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Makeshift shelter of future: Sewer pipes, balloons?

In light of the Haiti earthquake, design site Core 77 launches a contest tasking designers with creating innovative designs for short-term shelters.

Michael DiTullo submitted a shelter design based on a giant umbrella. "It could ship easily in planes, trucks, or trains," he says. Click on the above image to see more contest submissions.
Michael DiTullo

Picture a tent that could be dropped from a helicopter and kept aloft by balloons with computer-controlled rotors attached. It might sound like some kind of offbeat interactive media installation, but Canadian designer Richard Kuchinsky imagines his structure more practically: as a cheap, easy-to-deploy emergency shelter.

Kuchinksy's "balloon tent pop-up shelter" is just one submission to a contest by design site Core 77, which, in light of last month's Haiti earthquake, has tasked designers with creating innovative short-term shelters. Submissions for the site's latest "one-hour design challenge" will be accepted through February 28, but the Core 77 online submission forum is already hopping with some highly creative solutions to a pressing problem.

Michael Kilbane shelter design
Michael Kilbane suggested a pop-out shelter that provides 10 or more compartments in one assembly that could be entered from either side. Michael Kilbane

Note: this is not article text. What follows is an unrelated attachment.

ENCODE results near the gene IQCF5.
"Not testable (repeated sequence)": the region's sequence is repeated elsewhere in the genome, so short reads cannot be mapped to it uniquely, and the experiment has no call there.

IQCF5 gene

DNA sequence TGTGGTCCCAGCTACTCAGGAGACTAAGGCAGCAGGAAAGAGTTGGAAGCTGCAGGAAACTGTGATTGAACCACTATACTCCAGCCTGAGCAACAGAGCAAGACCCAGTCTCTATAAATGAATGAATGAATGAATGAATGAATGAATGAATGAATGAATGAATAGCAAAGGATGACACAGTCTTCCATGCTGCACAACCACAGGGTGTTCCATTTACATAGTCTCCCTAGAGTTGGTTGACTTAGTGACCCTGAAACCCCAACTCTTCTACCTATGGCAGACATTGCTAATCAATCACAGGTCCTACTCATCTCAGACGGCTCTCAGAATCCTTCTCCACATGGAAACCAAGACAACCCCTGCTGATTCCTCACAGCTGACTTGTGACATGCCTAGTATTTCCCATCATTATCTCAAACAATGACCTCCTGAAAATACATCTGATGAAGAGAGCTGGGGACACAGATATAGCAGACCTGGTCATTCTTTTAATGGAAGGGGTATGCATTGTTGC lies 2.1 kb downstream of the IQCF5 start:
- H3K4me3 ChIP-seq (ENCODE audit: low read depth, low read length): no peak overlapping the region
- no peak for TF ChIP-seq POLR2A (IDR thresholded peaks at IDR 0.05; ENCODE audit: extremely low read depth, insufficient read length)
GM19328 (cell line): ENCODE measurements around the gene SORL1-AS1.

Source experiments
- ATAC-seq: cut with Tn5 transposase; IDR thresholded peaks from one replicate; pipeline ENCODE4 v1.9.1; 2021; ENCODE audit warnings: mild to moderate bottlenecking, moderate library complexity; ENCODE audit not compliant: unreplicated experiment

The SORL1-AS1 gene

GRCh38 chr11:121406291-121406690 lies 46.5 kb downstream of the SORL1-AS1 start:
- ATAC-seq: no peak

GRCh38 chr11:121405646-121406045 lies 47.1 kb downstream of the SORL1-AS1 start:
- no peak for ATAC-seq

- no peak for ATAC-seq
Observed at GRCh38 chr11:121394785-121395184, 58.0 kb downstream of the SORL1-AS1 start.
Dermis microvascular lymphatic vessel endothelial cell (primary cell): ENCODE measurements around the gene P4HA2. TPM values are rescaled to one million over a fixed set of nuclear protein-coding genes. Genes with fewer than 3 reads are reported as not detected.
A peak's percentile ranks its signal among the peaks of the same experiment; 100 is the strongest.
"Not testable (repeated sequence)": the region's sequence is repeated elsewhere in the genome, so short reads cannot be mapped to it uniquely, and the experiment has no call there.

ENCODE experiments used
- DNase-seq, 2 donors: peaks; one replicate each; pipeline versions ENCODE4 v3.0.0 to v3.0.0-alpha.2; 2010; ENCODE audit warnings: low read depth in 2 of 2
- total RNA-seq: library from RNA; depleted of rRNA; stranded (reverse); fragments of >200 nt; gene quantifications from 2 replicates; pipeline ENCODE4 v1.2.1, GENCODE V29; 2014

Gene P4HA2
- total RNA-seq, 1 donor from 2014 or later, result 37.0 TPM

Kuchinsky found inspiration for his balloon tent pop-up shelter in the Dymaxion manufactured-housing-unit concept by Buckminster Fuller. The floating tent could be moved as needed and could even sport graphic markings to help identify triage wards, organizations, or families from air or land.

Michael DiTullo of Massachusetts suggests a "super obvious, but maybe so obvious it could work" approach: a giant umbrella with a center shaft that doubles as a fireplace. Side skirts could be fastened to the lip of the roof to create the equivalent of tent walls.

The structure might need to be tied down like a tent for stability in winds, DiTullo notes, but could ship easily in planes, trucks, or trains.

Other ideas submitted so far include a foldable, pop-out shelter that forms 10 or more contiguous waterproof compartments, and an inflatable inner tube of sorts that could provide floating refuge during floods. From inside, the inhabitants could lift a support rod, which would uncoil a tent to function as a roof, with the tube itself serving as a back support cushion.

In another inflatable creation, a Belgian designer came up with a shelter stored inside mock-ups of real bombs that can fit inside a military bomber ("so these planes might help people instead of killing them," the creator says.)

The designers propose a range of materials, too--everything from standard PVC sewer pipes to compressed coils; cardboard; and bamboo, sisal, and other natural elements found in Haiti. One pair of designers keeps it simple and goes with mud for their "Emuglu," or Emergency Mud Glue.

Core 77 says judging of the short-term shelter designs will be based on "inventiveness, utility, and appropriateness." The site will donate $500 to Architecture for Humanity's Haiti Earthquake Support Program in the name of the winner. Click on the gallery above to see more designs.